Man gets tattoo removed so Apple Watch can work properly

@hwclinicbrugge/TikTok Framesira/ShutterStock (Licensed)

‘My Apple Watch kept locking’: Man gets tattoo removed so Apple Watch can work properly. Can a tattoo really block an Apple Watch?

‘Same for Garmin.’


Jack Alban


How badly do you want to wear an Apple Watch and enjoy all of the features it has to offer, like checking your text messages at a glance, responding to them, even making phone calls á la Dick Tracy, through it?

Sure, all of these features could pretty much be done with your smartphone, which you’re probably going to be carrying around with your wearable in the first place, but what would you be willing to do to get that piece of electronic-and-capacitive-glass-bling on your wrist? Would you take a laser to your skin?

That’s what a cosmetic nurse who posts under the username @hwclinicbrugge showed one client do in a viral TikTok that’s accrued over 3.4 million views on the popular social media application.

Client removes tattoo to get his Apple Watch to work

The content creator describes in a text overlay, “Removing tattoo for apple watch use,” as she films herself removing a circular portion of the client’s tattoo on his wrist.

“Did you know that an apple watch and a tattoo are not a good combination?” she added in the caption.

In the video, the laser tech can be seen “erasing” the area on the patient’s wrist, which is covered in tattoos. Leaving that little bit of skin ink-free will supposedly allow the wearer to allow their Apple Watch to accurately read their biometrics.

Several commenters said they, too, experienced issues using Apple Watches due to their wrist tattoos.

“Both my arms are blacked out and it doesn’t work at all,” one claimed. “Spent all that money on an Apple Watch and eventually got sick of having to enter the password everytime.”

Another penned, “I noticed now that I have a tattoo my Apple Watch kept locking.”

However, someone else said that even though they have tattoos on both of their wrists they’ve never had any hiccups while using their Apple Watch: “Very strange, I have tattoos on both wrist and my Apple Watch works perfectly fine.”

Another agreed, writing, “I have a full sleeve down to my finger tips and wear my Apple Watch on that same arm with zero problems.”

Do tattoos really impact the effectiveness of Apple Watches?

According to The Verge, tattoos can sometimes complicate the operations of wearable tech such as the Apple Watch, which, like other smartwatches and similar products implement the usage of photoplethysmography sensors. Also known as PPG, these sensors are defined by News Medical as “a simple optical technique used to detect volumetric changes in blood in peripheral circulation.”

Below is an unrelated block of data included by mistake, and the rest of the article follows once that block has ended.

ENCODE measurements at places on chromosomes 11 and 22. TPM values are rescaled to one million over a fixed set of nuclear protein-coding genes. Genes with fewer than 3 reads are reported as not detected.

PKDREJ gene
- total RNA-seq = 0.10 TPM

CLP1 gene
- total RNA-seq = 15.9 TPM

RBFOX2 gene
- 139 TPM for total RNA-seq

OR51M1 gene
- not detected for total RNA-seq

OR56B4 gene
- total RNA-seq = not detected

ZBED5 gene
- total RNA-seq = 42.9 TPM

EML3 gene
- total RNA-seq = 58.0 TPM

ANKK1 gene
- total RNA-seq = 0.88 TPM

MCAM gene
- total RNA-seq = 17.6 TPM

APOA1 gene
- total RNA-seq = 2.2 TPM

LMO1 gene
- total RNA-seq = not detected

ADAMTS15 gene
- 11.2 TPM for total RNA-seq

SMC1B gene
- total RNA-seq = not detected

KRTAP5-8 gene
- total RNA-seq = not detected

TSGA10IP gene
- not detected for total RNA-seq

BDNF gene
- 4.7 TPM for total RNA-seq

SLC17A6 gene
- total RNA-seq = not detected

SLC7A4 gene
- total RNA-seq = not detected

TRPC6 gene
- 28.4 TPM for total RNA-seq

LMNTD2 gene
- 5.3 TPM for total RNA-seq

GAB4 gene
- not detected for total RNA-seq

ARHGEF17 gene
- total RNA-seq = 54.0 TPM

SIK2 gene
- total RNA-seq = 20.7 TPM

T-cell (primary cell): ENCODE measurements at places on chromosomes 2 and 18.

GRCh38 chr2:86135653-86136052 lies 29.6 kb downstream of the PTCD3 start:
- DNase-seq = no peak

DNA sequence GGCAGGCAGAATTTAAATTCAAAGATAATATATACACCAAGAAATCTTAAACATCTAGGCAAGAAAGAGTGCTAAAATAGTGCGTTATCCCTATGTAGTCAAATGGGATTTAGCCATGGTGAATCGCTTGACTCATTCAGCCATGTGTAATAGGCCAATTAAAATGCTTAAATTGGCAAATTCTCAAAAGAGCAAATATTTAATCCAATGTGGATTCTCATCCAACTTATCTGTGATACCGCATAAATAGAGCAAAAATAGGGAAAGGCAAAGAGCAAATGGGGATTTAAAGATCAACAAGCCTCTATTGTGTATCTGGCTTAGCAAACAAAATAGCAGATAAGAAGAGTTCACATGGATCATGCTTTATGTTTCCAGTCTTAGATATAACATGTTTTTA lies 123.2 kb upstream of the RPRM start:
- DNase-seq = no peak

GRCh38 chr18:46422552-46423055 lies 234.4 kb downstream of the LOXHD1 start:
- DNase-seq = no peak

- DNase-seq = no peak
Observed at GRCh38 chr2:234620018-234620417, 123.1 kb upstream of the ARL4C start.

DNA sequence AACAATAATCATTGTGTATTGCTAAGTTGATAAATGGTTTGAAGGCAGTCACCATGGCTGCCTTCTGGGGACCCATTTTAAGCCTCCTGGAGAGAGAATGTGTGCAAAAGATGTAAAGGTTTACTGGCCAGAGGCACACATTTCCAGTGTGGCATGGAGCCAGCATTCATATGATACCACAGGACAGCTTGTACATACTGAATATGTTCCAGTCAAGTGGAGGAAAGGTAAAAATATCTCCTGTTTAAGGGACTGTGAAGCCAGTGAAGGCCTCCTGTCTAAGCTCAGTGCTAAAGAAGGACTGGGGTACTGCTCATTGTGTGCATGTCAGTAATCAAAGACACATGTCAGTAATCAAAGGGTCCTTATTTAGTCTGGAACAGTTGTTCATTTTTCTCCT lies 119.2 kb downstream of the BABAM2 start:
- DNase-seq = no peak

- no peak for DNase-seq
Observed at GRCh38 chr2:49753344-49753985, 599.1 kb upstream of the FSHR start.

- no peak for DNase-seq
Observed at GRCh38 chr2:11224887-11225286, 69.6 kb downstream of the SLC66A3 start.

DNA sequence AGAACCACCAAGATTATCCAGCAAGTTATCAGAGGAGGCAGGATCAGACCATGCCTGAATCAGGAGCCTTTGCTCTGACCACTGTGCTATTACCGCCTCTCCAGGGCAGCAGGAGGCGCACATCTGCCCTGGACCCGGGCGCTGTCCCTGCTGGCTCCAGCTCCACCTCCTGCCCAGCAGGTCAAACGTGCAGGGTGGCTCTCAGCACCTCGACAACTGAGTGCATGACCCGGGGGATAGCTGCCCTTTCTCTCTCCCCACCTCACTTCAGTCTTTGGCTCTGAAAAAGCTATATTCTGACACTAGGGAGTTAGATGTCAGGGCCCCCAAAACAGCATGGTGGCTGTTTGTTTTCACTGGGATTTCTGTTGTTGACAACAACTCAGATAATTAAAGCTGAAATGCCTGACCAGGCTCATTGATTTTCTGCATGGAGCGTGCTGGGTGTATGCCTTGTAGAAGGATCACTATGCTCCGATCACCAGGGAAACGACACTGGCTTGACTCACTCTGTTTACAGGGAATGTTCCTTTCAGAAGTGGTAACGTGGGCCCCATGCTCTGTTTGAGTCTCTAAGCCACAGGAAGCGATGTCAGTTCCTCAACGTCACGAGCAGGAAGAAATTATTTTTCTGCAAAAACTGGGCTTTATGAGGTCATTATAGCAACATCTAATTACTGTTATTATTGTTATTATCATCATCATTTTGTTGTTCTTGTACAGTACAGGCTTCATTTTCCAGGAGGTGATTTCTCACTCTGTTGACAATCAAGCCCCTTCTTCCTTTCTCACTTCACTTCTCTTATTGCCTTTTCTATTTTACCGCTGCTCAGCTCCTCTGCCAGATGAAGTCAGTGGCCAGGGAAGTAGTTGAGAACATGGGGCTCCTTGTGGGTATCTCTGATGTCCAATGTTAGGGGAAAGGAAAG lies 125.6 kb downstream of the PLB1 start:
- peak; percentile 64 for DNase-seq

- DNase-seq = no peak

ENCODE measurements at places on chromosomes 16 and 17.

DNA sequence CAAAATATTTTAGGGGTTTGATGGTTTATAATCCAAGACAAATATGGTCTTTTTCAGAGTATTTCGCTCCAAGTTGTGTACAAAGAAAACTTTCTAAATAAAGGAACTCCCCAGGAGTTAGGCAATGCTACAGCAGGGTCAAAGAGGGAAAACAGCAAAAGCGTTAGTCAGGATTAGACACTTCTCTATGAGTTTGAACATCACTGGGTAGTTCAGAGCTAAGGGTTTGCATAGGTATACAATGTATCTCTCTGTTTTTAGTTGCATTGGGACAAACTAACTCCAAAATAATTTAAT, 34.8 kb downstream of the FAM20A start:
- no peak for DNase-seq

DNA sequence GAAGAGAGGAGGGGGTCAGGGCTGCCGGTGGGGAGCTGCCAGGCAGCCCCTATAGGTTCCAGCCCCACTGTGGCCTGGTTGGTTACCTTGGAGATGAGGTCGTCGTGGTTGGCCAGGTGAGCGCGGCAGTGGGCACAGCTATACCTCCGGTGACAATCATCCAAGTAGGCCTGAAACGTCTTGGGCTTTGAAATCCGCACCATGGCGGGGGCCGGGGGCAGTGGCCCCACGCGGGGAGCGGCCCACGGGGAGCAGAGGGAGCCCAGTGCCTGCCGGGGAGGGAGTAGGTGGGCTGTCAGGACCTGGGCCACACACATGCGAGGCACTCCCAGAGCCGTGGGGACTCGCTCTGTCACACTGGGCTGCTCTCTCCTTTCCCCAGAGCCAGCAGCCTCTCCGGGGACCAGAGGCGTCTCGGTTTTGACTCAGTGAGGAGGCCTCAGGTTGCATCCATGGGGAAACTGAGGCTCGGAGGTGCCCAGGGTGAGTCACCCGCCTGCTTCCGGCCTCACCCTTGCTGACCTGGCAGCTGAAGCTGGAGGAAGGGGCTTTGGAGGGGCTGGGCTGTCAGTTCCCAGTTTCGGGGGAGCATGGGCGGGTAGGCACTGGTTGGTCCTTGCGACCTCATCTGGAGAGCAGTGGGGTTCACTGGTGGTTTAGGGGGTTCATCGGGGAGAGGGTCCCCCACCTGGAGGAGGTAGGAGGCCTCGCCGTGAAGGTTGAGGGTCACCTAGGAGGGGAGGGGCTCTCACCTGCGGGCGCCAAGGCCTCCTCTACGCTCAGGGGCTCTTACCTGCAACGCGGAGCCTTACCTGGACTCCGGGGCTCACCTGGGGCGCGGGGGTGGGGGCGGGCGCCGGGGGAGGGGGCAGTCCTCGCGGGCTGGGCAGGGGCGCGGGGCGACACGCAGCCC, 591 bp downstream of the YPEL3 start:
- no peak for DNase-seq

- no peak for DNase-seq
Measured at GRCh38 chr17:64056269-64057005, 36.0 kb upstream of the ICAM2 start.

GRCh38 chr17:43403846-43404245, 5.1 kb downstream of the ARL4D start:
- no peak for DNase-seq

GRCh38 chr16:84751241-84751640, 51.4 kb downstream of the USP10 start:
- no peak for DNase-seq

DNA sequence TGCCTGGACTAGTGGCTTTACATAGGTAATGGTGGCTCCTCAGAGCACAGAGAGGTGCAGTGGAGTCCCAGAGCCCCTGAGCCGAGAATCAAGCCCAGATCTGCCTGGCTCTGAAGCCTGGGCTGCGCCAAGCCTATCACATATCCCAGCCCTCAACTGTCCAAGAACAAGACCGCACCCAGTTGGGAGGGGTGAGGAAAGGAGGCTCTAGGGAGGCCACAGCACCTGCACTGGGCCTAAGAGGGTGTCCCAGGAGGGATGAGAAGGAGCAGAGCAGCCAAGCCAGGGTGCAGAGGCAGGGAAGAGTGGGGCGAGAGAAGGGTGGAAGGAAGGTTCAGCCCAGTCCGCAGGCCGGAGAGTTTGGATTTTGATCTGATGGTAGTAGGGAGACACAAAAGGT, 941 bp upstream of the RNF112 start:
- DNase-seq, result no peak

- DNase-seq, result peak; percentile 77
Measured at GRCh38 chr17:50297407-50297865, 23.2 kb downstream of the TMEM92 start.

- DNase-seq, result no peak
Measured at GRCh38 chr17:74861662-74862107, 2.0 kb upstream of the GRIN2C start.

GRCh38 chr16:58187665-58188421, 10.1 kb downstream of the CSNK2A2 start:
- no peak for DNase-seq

The Verge went on to say that despite PPG being a non-invasive and clever way to read a person’s biometric data, like tracking their heart rate, that it’s unfortunately “inherently flawed” due to the optical imaging aspect of PPG sensing.

@hwclinicbrugge Did you know that an apple watch and a tattoo are not a good combination ⌚️😳⚡️ #apple #applewatch #tattooremoval #tattoos #asmr #fyp #picoplus #satisfying #picolaser #brugge #hwclinicbrugge ♬ som original – maclarao

“These optical sensors work by shining light into your skin and determining various biometric data based on how much light is reflected back. It’s a neat, noninvasive way to keep track of your health metrics, but it’s inherently flawed,” the tech outlet reported. “If you think back to elementary school science class, lighter colors reflect more light, while darker colors are better at absorbing it.”

It’s not just folks with tattoos that have issues with the Apple Watch and fitness trackers that implement this type of technology. The Verge reported that individuals “with darker skin tones” will sometimes have problems getting reliable readings from their wearable tech.

The Daily Dot has reached out to Apple via email and @hwclinicbrugge via Instagram direct message for further information.

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